Emma Strong

Sosipatra Suvoroff

Mary Kadashan

Della Cayuga

Melinda Cayuga

I would be greatly obliged if anyone who knows of someone who spent time at Craigheads would contact me.

Pretty Boy – part 5

October 12, 2009

Apparently, raising cattle wasn’t a very profitable undertaking at that time on that land because the Carlisle superintendent requested that the Cheyenne River Agency superintendent find him employment: “Thomas has made a most excellent record at Carlisle and it is hoped an opportunity will present itself to put him to work where he can earn ready cash while caring for his property.” Upon Hawkeagle’s arrival, the agency superintendent responded, “We will do all we can to find work for him but as there are no vacancies in the regular force any employment given to him would be of irregular nature and temporary only.” About a year later, in October 1916—after the cattle were fattened, one assumes—the Cheyenne River Agency superintendent wrote Ford to reinstate Thomas. That attempt was not immediately successful because the Chief Clerk at Carlisle wrote Ford recommending that they hire him. In ensuing correspondence, Superintendent Oscar Lipps gave Thomas a good recommendation. It is not known if he ever got back on at Ford or not, but it seems unlikely because he registered for the WWI draft at Cherry Creek, South Dakota.

Tribal rolls indicate that Thomas Hawkeagle was born in 1894. However, his WWI draft registration has his date of birth as April 14, 1893. Birthdates are often fuzzy for people born in that time period.

The 1920 Federal Census lists him as a single head-of-household living with Margaret Wolf (55), his widowed aunt, and her daughter, Nellie Wolf (16), his cousin. The 1920 tribal census lists him as married to Nellie. In 1921 they are also listed as married with son Claude born on August 4, 1920. The 1937 roll, the last one available to me, lists Thomas and Nellie as having four children: Claude, Ben H., Sylvester and Irene Matilda. Beginning with the 1927 roll, his family name was shifted to Eagle Hawk.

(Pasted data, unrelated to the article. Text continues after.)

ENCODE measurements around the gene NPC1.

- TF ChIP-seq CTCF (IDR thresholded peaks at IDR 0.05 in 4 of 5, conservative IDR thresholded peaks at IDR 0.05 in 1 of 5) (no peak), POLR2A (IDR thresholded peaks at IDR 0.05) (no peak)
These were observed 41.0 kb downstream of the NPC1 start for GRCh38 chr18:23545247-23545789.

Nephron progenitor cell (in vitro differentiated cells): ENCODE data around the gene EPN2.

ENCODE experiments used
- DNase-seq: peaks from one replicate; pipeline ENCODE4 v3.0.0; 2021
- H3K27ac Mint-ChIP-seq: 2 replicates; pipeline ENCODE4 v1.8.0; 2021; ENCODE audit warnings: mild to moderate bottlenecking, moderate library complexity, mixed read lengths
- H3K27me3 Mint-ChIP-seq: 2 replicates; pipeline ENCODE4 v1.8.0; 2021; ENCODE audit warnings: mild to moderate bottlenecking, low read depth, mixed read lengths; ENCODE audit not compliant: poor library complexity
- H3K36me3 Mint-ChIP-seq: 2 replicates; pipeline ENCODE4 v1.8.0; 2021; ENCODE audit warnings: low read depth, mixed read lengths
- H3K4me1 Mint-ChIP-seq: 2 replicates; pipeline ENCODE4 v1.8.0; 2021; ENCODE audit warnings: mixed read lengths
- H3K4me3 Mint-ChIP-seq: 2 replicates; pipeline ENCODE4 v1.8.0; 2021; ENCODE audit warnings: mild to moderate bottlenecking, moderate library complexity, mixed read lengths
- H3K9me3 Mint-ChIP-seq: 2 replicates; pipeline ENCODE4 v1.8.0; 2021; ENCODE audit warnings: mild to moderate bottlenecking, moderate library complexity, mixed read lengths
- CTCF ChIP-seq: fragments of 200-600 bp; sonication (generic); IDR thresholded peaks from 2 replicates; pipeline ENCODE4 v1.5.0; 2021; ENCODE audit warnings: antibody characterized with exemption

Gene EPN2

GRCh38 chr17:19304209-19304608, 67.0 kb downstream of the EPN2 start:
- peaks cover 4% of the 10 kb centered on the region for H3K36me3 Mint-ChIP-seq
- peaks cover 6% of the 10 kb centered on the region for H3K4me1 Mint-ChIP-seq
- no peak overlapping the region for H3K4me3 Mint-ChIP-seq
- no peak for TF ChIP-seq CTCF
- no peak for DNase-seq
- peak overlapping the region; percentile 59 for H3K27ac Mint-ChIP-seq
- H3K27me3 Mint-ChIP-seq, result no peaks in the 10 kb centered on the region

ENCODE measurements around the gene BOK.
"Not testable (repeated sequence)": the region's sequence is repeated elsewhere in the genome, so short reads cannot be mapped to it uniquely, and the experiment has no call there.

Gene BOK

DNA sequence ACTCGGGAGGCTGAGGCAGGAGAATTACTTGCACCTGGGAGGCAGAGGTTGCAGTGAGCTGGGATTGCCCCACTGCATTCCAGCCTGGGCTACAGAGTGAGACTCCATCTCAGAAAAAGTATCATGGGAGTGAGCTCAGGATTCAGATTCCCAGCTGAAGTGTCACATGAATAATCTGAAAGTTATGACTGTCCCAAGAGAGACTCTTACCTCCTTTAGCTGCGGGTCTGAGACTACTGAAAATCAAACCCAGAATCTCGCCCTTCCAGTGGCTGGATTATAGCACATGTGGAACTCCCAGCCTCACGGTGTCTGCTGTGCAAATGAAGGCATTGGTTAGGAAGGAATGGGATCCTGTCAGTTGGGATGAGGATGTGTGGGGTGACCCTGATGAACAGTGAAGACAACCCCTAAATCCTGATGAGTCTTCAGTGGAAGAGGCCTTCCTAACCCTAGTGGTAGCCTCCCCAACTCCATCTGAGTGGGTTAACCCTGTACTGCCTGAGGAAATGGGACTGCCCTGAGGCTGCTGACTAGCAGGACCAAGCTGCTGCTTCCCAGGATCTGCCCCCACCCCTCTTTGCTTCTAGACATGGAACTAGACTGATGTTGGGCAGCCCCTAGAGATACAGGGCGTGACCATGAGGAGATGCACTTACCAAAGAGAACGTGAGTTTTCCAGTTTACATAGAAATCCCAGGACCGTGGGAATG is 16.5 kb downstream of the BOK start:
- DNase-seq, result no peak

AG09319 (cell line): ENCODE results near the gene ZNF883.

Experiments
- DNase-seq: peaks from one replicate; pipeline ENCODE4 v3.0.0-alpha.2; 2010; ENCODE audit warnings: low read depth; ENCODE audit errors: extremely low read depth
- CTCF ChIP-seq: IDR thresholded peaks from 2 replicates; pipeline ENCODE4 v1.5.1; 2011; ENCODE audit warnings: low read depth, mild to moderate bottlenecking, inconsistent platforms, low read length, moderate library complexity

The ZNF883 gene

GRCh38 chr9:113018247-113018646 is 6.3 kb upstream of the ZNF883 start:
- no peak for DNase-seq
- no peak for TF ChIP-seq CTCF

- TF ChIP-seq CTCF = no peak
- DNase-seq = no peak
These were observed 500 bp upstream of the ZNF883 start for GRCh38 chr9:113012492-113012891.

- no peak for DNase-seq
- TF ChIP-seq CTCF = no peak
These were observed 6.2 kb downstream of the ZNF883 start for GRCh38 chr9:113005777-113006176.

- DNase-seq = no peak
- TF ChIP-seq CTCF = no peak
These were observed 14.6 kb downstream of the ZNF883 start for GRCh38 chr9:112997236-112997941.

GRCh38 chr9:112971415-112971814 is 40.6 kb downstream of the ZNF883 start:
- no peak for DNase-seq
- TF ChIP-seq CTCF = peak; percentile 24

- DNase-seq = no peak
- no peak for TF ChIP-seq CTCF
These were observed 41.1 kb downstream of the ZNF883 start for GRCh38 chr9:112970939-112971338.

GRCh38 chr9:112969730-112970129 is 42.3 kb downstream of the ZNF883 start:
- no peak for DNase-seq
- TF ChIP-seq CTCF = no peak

And this is all I know about the man who was once called Pretty Boy.

Pretty Boy – part 4

October 8, 2009

On April 30, 1915, Thomas Hawkeagle’s request to be allowed to drop his academic work and spend all day learning and working at his trade was turned down. The reason given was that, with only two weeks of school remaining, it wouldn’t be to his advantage to miss the final examinations and likely not be promoted. On that same day, he filled out paperwork to determine his eligibility for Federal aid. Given that he was an orphan with no income, he was probably deemed eligible. He owned 320 acres of land and would inherit land from his mother, but that didn’t provide immediate income.

He may have wanted to be released from academic work early to allow him to leave for Detroit two weeks earlier than he would if he completed the school year. He may have thought the opportunity with Ford Motor Company would disappear if he didn’t take advantage of it immediately. It didn’t.

Thomas Hawkeagle and several other boys from Carlisle Indian School spent most of the spring and summer learning how to make Model Ts. After successfully completing their apprenticeship, they would be eligible to earn wages twice what other employers paid. From all accounts, he performed well and enjoyed working at the Highland Park Plant. At the start of the school year, he and the other football boys returned to school.